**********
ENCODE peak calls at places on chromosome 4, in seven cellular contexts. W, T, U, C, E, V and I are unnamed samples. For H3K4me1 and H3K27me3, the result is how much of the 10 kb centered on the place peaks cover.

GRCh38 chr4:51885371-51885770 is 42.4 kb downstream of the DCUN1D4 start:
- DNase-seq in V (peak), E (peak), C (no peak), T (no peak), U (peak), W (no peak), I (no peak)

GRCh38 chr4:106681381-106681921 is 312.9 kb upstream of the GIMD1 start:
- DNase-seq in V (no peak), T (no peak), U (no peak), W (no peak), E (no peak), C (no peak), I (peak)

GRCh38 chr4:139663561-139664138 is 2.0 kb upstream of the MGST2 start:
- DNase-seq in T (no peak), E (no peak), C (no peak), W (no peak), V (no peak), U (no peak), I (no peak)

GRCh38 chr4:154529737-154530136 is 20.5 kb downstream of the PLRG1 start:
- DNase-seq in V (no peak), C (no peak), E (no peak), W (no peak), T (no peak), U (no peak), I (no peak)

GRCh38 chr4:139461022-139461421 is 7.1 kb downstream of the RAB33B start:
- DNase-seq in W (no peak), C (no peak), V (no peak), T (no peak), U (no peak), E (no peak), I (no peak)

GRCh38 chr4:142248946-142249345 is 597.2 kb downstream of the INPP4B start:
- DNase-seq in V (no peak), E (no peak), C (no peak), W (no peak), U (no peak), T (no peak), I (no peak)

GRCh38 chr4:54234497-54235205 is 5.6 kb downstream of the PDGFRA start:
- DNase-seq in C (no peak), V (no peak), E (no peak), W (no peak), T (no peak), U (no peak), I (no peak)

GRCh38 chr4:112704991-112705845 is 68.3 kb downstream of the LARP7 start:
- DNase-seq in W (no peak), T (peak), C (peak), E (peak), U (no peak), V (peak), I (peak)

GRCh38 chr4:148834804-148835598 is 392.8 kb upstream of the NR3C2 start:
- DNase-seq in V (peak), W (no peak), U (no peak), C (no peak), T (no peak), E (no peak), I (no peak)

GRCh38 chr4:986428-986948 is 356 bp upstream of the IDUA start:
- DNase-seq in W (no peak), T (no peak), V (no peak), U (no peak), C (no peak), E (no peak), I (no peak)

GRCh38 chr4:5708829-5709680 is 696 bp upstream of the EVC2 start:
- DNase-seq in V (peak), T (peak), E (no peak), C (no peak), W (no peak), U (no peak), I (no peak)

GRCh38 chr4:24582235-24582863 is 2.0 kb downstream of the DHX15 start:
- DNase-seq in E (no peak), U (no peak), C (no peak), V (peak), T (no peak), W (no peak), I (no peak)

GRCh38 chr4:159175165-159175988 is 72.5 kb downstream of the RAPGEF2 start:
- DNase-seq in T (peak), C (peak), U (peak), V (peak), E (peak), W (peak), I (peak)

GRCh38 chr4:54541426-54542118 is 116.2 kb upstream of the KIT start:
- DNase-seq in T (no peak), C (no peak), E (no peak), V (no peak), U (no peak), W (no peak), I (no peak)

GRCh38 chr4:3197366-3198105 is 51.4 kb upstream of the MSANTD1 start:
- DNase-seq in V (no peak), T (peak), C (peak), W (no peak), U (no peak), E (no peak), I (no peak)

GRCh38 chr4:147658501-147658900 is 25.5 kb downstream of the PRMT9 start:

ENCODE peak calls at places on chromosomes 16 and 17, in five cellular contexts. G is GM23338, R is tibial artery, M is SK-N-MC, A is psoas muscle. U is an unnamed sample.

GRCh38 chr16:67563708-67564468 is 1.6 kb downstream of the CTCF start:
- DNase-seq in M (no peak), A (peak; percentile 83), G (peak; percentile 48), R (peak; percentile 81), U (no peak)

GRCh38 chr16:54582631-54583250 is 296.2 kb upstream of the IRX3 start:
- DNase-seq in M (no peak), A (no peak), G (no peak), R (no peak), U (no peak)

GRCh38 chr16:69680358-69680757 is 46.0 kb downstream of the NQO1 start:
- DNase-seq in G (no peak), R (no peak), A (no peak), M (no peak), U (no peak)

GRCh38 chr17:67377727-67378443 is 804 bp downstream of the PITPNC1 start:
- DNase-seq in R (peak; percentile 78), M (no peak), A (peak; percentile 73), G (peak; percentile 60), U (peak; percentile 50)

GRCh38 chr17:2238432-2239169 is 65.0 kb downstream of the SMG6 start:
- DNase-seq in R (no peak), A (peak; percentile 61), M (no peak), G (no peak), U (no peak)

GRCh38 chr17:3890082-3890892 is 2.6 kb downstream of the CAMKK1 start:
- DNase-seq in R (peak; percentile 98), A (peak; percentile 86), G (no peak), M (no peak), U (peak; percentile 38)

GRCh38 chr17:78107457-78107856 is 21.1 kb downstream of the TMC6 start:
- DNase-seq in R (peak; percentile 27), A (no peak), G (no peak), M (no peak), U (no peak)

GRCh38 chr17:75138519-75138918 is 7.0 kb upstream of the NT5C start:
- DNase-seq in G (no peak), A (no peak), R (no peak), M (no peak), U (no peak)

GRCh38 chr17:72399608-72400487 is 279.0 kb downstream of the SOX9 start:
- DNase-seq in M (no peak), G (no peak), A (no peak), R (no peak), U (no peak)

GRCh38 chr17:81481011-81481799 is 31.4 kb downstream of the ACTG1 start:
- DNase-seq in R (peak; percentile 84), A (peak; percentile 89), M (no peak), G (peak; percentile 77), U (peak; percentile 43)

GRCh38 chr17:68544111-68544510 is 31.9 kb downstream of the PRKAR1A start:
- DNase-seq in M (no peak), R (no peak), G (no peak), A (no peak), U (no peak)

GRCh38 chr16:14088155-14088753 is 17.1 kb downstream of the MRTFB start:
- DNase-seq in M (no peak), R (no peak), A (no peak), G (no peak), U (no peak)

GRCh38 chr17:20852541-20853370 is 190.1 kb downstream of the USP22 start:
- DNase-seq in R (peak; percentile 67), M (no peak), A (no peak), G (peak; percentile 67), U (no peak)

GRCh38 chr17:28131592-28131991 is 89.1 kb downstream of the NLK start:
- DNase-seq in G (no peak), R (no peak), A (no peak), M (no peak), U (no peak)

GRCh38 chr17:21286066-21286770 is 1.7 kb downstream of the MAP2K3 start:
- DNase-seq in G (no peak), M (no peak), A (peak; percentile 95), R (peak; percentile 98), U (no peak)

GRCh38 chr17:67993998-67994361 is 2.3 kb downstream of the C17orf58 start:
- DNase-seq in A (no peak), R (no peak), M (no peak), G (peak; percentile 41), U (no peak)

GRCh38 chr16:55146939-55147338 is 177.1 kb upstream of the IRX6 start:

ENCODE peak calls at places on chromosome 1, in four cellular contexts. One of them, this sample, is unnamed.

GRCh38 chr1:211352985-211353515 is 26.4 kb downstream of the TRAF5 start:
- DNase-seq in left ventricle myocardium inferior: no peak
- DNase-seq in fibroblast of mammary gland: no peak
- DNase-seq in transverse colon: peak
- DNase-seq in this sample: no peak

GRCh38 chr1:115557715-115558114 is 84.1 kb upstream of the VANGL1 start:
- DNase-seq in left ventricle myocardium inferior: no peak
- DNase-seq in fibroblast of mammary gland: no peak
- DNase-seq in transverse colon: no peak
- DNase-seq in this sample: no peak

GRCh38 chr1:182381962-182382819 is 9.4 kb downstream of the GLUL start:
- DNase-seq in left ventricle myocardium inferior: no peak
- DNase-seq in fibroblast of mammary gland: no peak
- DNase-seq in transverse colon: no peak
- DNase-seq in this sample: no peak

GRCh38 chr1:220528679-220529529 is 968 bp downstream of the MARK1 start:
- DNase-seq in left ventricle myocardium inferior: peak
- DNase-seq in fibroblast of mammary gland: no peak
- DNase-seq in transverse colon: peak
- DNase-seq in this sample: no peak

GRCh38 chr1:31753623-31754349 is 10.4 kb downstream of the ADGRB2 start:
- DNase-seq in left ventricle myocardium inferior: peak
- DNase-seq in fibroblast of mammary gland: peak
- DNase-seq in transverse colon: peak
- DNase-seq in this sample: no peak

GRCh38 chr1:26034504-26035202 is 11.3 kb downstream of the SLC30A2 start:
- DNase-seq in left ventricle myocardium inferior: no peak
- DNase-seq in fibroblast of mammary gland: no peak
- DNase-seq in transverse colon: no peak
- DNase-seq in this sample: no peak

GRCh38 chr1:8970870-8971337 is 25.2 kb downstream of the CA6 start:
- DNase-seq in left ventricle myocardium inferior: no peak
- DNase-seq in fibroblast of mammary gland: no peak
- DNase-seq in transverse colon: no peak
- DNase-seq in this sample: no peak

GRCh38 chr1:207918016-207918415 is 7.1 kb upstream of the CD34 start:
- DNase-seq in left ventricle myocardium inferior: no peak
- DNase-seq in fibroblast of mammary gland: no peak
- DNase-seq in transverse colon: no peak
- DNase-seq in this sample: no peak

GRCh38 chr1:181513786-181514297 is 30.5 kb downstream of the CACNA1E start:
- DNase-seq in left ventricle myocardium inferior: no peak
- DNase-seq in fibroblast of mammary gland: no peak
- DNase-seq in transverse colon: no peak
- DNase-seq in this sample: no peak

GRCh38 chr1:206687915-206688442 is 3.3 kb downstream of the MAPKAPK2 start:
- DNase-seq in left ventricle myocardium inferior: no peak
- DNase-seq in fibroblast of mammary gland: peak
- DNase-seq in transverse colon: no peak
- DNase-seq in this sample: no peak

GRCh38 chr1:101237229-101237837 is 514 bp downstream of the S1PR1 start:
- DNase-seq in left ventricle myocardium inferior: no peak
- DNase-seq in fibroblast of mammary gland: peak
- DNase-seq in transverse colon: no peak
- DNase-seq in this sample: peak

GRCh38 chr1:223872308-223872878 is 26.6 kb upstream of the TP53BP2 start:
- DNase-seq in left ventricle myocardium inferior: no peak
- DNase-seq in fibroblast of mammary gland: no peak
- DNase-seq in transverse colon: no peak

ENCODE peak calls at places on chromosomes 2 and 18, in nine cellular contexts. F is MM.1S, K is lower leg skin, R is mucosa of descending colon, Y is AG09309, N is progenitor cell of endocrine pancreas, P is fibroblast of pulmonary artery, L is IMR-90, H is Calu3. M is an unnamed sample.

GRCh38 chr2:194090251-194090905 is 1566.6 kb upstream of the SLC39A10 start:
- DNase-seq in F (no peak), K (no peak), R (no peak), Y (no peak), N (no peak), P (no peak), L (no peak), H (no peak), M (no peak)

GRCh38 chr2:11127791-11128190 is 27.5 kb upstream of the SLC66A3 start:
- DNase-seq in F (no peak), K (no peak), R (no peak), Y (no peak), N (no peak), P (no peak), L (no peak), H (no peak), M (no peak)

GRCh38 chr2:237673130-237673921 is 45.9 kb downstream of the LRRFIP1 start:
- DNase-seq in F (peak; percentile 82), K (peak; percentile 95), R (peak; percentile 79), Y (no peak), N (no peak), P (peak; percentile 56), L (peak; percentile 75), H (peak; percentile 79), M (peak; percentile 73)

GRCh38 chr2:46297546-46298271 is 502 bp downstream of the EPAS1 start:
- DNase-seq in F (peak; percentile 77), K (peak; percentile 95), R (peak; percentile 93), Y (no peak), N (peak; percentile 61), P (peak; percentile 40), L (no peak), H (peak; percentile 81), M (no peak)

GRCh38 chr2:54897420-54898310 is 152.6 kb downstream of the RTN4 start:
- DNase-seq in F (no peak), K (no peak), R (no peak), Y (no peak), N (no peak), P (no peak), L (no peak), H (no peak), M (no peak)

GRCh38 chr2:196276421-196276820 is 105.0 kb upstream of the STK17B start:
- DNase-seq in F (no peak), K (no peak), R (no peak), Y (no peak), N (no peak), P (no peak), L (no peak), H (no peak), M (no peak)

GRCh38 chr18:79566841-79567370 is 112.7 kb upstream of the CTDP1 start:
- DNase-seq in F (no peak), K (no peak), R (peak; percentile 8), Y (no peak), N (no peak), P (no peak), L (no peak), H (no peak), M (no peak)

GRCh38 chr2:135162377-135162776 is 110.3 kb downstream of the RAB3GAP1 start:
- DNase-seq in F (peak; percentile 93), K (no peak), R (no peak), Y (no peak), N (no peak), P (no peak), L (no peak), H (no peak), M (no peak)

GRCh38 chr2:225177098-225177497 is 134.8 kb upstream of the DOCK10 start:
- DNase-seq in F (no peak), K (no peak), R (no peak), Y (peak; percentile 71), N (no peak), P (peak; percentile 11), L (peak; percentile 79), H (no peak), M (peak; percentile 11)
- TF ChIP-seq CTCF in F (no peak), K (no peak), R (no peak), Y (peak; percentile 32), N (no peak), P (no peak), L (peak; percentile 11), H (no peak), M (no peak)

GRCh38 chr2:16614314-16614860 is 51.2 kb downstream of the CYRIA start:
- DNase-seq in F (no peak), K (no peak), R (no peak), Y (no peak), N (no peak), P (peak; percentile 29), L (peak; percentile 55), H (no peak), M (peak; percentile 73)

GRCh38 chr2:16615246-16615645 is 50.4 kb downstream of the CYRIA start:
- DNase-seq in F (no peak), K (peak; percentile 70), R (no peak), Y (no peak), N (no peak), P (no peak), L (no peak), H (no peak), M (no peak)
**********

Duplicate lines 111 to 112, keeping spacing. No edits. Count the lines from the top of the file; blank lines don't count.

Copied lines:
- DNase-seq in transverse colon: no peak
- DNase-seq in this sample: no peak